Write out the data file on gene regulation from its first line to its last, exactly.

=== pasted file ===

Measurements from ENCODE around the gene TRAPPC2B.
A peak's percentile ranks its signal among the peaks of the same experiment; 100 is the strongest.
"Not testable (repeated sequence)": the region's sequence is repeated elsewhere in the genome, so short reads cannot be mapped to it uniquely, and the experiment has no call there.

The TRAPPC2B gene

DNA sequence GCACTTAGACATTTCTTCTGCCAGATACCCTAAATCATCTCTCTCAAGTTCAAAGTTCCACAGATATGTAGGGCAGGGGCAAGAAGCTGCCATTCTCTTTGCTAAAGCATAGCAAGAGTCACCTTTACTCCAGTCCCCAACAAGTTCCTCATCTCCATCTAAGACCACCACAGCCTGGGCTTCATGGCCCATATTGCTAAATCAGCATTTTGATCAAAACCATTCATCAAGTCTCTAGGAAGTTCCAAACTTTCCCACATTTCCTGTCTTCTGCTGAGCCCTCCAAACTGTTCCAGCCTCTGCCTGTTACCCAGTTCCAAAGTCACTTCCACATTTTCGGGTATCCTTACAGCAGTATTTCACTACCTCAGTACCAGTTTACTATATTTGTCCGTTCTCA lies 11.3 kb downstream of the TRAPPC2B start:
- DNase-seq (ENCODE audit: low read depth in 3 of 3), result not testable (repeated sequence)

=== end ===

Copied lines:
Measurements from ENCODE around the gene TRAPPC2B.
A peak's percentile ranks its signal among the peaks of the same experiment; 100 is the strongest.
"Not testable (repeated sequence)": the region's sequence is repeated elsewhere in the genome, so short reads cannot be mapped to it uniquely, and the experiment has no call there.

The TRAPPC2B gene

DNA sequence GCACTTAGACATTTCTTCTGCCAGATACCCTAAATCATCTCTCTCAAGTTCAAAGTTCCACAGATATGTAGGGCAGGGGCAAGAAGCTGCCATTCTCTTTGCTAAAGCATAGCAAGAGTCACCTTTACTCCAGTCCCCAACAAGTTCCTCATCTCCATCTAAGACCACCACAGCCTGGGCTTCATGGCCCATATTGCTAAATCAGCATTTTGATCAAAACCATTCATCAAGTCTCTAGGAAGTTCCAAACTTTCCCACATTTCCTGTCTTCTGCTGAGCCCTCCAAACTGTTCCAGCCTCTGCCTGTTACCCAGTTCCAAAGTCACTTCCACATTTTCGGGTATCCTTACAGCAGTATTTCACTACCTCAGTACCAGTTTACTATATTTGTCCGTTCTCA lies 11.3 kb downstream of the TRAPPC2B start:
- DNase-seq (ENCODE audit: low read depth in 3 of 3), result not testable (repeated sequence)